20. Charlie Clark Silver badge

    we can use this modern asset

    Nuff said, really.

    The NHS has lots of examples of using patient data efficiently and securely for analysis but there is little or no need to make such data available to private companies because it is a not an asset and anyone who says it is should be turfed out immediately.

    1. Yet Another Anonymous coward Silver badge

      Re: we can use this modern asset

      Your medical data is very much an asset.

      It's valuable when I'm thinking of hiring you or selling you life insurance and once the NHS is privatised and sold to Kaiser/Cigna it will be very valuable in setting premiums and deciding who to cover.

      1. Charlie Clark Silver badge

        Re: we can use this modern asset

        Your medical data is very much an asset.

        I totally agree, but there's a paradox in the ownership: as long as I own it, no one is going to pay fair value. And, thank fuck we don't have the US health insurance model in Europe!

  21. Pat 11

    Goldacre

    So Hancock commissions Ben Goldacre to do a review of health data uses for research:

    https://www.goldacrereview.org/

    Goldacre is very much careful about who gets to use data for what - he made Opensafely, a perfectly secure platform for doing analysis of this same data:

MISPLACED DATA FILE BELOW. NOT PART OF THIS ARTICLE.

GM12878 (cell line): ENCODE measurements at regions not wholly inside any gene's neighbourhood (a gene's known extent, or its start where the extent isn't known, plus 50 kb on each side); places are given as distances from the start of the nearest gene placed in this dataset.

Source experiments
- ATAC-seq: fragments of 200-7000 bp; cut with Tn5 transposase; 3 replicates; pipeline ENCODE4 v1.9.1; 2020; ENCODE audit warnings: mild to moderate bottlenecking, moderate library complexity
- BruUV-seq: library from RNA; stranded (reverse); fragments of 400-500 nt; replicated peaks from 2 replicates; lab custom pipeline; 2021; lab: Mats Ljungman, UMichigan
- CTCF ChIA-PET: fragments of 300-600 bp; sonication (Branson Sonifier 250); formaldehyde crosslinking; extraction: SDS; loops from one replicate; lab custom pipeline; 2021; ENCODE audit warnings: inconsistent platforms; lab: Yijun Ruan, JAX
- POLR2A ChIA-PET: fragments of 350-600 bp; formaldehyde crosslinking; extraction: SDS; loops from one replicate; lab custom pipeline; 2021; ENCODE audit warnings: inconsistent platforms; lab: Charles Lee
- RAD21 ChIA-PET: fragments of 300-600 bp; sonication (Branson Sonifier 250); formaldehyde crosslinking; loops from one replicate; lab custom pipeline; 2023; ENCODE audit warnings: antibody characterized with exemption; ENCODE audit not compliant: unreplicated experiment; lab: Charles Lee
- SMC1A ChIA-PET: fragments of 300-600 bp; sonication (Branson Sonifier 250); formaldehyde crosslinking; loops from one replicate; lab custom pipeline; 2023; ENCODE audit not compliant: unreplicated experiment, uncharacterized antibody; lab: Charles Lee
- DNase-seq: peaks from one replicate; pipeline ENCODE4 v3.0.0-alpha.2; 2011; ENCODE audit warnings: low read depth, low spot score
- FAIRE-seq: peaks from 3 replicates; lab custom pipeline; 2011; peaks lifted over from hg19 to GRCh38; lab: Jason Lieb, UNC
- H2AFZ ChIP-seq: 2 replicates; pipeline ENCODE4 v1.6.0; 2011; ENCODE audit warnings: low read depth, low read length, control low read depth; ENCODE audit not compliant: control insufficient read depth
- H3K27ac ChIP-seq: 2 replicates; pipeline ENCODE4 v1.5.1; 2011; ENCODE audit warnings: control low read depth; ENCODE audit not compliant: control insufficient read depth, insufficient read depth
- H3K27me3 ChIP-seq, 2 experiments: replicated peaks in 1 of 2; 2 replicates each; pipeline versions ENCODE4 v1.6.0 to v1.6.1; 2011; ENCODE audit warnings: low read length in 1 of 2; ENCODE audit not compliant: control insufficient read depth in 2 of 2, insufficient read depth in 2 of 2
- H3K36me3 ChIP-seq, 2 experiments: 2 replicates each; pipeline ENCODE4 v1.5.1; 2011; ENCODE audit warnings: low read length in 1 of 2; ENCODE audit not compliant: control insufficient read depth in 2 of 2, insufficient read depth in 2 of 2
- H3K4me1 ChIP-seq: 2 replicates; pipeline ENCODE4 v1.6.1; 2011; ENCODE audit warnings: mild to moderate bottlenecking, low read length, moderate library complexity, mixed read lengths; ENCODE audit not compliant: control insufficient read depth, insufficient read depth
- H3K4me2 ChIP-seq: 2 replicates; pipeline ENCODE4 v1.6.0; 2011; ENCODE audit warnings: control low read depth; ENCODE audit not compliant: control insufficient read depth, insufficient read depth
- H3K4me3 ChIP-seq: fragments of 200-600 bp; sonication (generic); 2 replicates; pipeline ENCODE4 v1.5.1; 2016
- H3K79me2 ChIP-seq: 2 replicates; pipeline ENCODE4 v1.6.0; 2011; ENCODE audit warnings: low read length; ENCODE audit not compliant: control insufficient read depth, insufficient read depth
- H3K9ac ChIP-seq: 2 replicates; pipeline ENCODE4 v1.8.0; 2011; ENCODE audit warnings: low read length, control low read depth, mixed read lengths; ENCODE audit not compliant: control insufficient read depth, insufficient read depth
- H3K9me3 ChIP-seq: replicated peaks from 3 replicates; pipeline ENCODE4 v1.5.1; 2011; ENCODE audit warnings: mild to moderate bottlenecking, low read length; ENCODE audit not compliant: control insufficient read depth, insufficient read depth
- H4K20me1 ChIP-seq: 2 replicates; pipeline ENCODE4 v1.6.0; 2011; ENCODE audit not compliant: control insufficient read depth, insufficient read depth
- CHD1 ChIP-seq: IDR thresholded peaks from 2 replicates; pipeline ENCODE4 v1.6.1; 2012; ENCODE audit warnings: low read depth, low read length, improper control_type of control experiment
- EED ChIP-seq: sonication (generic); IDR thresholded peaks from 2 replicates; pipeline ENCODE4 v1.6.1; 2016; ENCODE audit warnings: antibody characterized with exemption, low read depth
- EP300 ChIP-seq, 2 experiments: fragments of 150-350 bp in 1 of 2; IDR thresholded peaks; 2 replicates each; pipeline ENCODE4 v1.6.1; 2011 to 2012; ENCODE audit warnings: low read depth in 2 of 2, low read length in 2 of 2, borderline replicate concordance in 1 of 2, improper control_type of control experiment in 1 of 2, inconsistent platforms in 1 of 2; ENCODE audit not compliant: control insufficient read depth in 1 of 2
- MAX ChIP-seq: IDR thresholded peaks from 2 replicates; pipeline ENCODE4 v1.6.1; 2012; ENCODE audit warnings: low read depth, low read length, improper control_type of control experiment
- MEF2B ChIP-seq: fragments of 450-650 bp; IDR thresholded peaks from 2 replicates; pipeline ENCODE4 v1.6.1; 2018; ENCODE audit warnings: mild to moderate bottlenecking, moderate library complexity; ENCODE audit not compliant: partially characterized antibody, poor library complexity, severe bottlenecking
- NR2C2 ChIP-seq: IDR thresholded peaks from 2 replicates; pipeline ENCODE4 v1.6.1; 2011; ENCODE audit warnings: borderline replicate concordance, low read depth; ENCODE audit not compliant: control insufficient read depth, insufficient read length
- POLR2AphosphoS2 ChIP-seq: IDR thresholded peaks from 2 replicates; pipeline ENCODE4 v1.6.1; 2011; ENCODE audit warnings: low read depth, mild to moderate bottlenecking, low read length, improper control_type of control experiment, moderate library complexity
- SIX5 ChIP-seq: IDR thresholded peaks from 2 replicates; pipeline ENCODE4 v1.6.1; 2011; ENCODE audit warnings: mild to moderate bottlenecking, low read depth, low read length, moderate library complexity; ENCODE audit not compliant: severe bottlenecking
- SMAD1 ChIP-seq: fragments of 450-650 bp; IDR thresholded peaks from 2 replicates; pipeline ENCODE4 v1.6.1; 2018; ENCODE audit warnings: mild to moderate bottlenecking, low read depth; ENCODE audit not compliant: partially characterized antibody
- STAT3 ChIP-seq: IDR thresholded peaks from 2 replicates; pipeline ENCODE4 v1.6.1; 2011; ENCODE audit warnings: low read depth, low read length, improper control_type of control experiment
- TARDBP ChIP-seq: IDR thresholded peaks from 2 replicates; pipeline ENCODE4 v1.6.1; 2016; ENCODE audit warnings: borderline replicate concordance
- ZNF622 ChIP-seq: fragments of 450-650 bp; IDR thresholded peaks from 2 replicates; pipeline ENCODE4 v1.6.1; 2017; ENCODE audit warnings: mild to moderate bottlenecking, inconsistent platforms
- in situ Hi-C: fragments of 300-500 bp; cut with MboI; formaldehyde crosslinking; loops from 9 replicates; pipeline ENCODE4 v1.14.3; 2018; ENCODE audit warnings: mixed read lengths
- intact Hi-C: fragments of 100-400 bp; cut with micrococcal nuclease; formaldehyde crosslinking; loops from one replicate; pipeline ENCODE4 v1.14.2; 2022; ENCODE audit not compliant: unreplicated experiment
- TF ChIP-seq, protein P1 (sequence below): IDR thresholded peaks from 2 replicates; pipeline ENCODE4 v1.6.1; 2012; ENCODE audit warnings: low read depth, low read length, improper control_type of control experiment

https://www.opensafely.org/

    Simultaneously Hancock oversees a massive insecure data grab of the most sensitive data any of us have, and spouts some bullshit about patients owning their data.

    I think Hancock is full of shit.

    1. Anonymous Coward
      Anonymous Coward

      Re: Goldacre

      > "Goldacre is very much careful about who gets to use data for what - he made Opensafely, a perfectly secure platform for doing analysis of this same data:"

      Looking at that website I see:

      "We are working on behalf of NHS England, who are acting as Data Controller for the purposes of this urgent project; each EHR vendor acts as Data Processor. The Secretary of State for Health issued NHS England/Improvement a notice under the Health Service (Control of Patient Information) Regulations 2002 3(4) which enabled NHS England to collect the data required from GP practices directly from their EHR vendor."